Transformation Digital Art Amsterdam

Presenting my work on re-performance of contemporary performance work as a form of preservation, oral storytelling and reinterpretation at Transformation Digital Art 2019, LIMA Amsterdam.

March 21: 16:00-17:30 PART III: How to Activate the Past and (Re)Present It

Anne Marie Duguet (University Paris 1 Panthéon-Sorbonne)
An Anarchive Archive

Adam Lockhart (University of Dundee)
VR as an Archiving and Simulation Tool for Media Artworks

Emile Zile (Digital Ethnography Research Centre, Royal Melbourne Institute of Technology)
Wearing the Skin Suit: Interpretation and Reperformance of Historical Performance Art

Moderated by Serena Cangiano (University of Applied Sciences and Arts of Southern Switzerland)

Politics as networked performance; Trump, LeBoeuf, pepe and the election

I wrote an article for upcoming magazine Attenzione on Shia LeBoeuf’s artwork ‘He Will Not Divide Us’ and the subsequent street and stream battles that took place.

Excerpts below, full article released on publication.

Utilising the structure of an always-on webcam, the invitation of narcissistic self-exposure, exquisite timing and Hollywood star power, Le Beouf activated adoration and admonishment. The HWNDU platform brought fans and trolls from their bedrooms, dorm rooms and basements to physically, symbolically and verbally enrage each other on the streets of New York. Capitalising on discontent once left to stew behind a keyboard, Le Beouf’s art work succeeded in creating a networked political reality show with its own cast of performers, repeat visitors and individuals drawn to troll the setup in-person. Footage streamed online was subsequently cut into fragments by users, providing the project with its own sustaining viral spread over networks. On Youtube and message boards mythologies began to circulate telling of the performative interventions of characters. These repeat visitors were tagged with nicknames by the online watchers; ‘Jackie 4Chan’, ‘AIDS Bjorn’, ‘Based Pole’. Mixing between them were more well-known YouTube and Twitch figures including Brittany Venti and Sam Hyde.

After Le Beouf was arrested for assault at the Queens location the Museum for the Moving Image shut down the project citing a ‘violent and unsafe environment’. The project moved to Alberquerque New Mexico until drive-by shootings led it to being relocated once more. The next iteration of the HWNDU stream initiated a proxy game of ‘Capture the Flag’ or Massively Multiplayer Realtime Trolling. The same Helvetica font with He Will Not Divide Us was applied to a white flag and run up a flag pole with no other geographic or contextual information provided. A white flag with black text framed by a blue sky. Within minutes of establishing a live connection from this new location the self-proclaimed ‘weaponised Autism’ of message board users on was deployed. Such highly-networked and coordinated intelligence resulted in flight paths being triangulated, geographic analysis shared of regional frog croaking sounds and astronomical star tracking all used to pinpoint the new location of the flag. A video game physicalised into the world, with many points of online cultural cred to be unlocked per each imagined tear of Shia.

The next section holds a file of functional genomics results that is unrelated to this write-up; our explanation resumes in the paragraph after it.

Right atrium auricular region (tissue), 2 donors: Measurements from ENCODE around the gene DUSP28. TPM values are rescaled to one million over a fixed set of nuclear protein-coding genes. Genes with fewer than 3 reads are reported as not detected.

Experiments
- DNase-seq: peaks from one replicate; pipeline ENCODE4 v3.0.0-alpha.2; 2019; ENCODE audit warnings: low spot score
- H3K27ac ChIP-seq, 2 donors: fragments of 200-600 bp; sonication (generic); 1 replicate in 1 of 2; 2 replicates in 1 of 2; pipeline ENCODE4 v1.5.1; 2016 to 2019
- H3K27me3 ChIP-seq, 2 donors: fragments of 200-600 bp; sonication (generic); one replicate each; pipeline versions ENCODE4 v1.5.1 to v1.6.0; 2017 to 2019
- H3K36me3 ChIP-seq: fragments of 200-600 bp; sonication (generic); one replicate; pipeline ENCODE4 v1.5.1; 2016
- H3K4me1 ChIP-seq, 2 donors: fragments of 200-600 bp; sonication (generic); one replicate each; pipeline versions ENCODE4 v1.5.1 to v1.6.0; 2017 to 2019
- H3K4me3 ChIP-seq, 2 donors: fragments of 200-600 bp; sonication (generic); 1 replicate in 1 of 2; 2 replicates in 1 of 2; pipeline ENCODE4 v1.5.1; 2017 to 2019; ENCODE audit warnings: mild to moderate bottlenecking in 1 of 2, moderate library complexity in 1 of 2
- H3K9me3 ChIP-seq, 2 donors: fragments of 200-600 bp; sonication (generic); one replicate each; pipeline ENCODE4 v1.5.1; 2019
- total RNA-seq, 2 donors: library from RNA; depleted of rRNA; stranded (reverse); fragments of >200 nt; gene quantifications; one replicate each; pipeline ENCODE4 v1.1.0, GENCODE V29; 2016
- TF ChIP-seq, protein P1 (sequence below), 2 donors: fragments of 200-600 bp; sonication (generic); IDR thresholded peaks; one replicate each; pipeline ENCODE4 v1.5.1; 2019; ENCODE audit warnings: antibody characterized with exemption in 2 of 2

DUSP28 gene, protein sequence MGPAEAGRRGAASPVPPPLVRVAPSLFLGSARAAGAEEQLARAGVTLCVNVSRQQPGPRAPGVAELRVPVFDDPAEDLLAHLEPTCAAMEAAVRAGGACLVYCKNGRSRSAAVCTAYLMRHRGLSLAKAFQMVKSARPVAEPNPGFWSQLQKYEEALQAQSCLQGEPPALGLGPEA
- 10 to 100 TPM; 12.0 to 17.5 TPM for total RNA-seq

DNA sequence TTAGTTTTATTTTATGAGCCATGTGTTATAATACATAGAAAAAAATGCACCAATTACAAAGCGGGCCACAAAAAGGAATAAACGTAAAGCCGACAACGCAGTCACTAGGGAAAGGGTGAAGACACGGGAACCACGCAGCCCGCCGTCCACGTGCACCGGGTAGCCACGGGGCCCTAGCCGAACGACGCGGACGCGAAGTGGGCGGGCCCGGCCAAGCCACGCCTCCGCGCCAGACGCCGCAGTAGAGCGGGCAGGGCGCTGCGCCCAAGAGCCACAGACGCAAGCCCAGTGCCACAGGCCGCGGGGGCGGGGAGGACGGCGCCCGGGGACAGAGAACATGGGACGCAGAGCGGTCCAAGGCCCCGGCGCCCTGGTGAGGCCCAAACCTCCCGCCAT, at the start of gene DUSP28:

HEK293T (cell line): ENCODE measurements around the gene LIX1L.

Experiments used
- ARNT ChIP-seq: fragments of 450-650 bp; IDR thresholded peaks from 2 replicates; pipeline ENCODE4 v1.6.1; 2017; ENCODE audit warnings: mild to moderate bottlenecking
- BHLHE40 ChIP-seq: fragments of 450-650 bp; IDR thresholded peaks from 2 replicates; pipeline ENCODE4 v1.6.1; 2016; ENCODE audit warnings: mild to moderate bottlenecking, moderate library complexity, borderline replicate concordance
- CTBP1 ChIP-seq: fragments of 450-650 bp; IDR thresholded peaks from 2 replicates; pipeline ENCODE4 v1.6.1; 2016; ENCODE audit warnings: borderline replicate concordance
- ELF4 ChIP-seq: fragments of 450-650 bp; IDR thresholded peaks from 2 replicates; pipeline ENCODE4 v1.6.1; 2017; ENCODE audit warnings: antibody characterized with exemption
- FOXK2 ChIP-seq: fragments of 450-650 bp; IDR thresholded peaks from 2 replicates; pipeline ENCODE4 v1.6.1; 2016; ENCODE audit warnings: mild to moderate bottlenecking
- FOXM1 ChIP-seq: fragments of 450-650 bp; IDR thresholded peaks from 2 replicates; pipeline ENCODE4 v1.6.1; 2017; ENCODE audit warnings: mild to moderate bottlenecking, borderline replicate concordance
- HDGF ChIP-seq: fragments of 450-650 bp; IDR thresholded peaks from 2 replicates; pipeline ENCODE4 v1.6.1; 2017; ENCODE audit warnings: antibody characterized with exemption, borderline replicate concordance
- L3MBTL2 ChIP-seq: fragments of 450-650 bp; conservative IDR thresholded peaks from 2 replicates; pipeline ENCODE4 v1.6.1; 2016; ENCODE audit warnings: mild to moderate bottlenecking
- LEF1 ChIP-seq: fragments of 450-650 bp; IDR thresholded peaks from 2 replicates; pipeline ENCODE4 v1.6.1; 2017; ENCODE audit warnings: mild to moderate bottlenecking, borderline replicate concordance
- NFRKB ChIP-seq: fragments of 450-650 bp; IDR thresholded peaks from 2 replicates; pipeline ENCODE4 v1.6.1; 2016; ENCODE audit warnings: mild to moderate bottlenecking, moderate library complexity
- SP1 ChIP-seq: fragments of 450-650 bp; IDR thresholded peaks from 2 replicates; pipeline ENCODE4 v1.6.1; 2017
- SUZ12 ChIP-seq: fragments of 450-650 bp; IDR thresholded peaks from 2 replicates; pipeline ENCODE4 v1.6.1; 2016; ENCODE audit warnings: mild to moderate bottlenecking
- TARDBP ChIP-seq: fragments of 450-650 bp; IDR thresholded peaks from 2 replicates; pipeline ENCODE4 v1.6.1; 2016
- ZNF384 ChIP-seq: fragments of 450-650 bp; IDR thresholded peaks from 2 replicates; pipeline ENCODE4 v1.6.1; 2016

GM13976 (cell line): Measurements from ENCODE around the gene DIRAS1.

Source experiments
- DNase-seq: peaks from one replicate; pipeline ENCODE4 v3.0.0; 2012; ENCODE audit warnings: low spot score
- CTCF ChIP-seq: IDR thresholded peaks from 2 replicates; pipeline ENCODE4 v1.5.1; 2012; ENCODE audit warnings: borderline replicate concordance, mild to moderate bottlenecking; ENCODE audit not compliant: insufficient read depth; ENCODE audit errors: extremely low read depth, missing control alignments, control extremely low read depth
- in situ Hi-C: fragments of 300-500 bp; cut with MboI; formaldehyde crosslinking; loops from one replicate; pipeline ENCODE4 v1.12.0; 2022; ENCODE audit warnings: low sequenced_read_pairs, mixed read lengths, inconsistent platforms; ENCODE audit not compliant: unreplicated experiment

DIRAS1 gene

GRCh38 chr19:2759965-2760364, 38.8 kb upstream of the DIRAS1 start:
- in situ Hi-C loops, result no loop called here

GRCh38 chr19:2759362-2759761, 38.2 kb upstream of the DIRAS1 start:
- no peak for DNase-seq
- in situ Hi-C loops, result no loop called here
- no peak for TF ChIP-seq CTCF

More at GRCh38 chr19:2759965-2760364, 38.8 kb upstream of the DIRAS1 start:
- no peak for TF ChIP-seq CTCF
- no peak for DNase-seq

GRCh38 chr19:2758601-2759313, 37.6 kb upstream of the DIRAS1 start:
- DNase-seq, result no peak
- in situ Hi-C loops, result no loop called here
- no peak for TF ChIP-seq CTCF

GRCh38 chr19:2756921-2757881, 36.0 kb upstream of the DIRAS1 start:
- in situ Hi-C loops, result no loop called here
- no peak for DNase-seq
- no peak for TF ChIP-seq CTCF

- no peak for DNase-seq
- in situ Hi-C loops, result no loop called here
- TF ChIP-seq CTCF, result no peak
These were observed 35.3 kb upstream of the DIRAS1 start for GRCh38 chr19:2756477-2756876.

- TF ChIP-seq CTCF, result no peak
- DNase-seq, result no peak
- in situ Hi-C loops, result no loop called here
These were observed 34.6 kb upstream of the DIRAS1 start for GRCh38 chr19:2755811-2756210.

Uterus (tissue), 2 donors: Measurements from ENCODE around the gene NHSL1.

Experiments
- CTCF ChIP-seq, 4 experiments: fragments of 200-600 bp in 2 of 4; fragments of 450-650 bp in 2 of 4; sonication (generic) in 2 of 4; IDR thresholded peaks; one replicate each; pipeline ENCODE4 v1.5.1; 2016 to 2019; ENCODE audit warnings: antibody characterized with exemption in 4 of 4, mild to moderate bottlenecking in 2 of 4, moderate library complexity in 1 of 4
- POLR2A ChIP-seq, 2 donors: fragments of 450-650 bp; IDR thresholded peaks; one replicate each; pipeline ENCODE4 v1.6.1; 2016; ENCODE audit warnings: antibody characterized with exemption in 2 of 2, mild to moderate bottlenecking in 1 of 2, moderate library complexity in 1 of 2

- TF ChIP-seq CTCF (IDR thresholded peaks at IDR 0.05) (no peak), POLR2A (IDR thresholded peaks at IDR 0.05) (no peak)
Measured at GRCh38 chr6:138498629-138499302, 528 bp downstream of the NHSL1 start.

Art and Politics in the Age of Cognitive Capitalism

In late May 2018 I will be attending the Saas-Fee Summer Institute of Art at Otis College of Art and Design, Los Angeles.

Saas-Fee Summer Institute of Art (SFSIA) is a nomadic, intensive summer academy with shifting programs in contemporary critical theory academy that originated in Saas Fee, Switzerland in 2015 and moved to Berlin in 2016. SFSIA stresses an interdisciplinary approach to understanding the relationship between art and politics. This year, in addition to the Berlin academy, we are hosted in Los Angeles by Otis College of Art and Design with participation of the MA Aesthetics and Politics in the School of Critical Studies at CalArts.

The academy was founded by fine artist and theorist Warren Neidich, is co-directed by art critic and poet Barry Schwabsky. Sarah Beadle is Director of Administration. It was conceived in 2014 as part of an ongoing effort to engage contemporary artists in political, socio-economic, philosophical and historical discourses concerning the power of art. Importantly it realizes that art plays both a generative and emancipatory role in producing theory while at the same time being aware of Neoliberal capitalism’s recuperative prowess.

The program runs two weeks and is structured with half-day seminars, deep readings, and workshops. In the evening SFSIA holds a lecture series, which is open to the public.

Alva Noë, Andrew Culp, Arne De Boever, Barry Schwabsky, Candice Lin, Ed Finn, Eleanor Kaufman, Florencia Portocarrero, Graham Harman, Jason Smith, Jennifer Teets, Johanna Drucker, John C. Welchman, Juli Carson, Kenneth Reinhard, Mary Kelly, N. Katherine Hayles, Nima Bassiri, Renee Petropoulos, Reza Negarestani, Sanford Kwinter, Suparna Choudhury, Warren Neidich.

Dopamine and distraction

Geert Lovink of Amsterdam’s Institute of Network Cultures on the attention span economy, Facebook and the self-policing of social media exposure.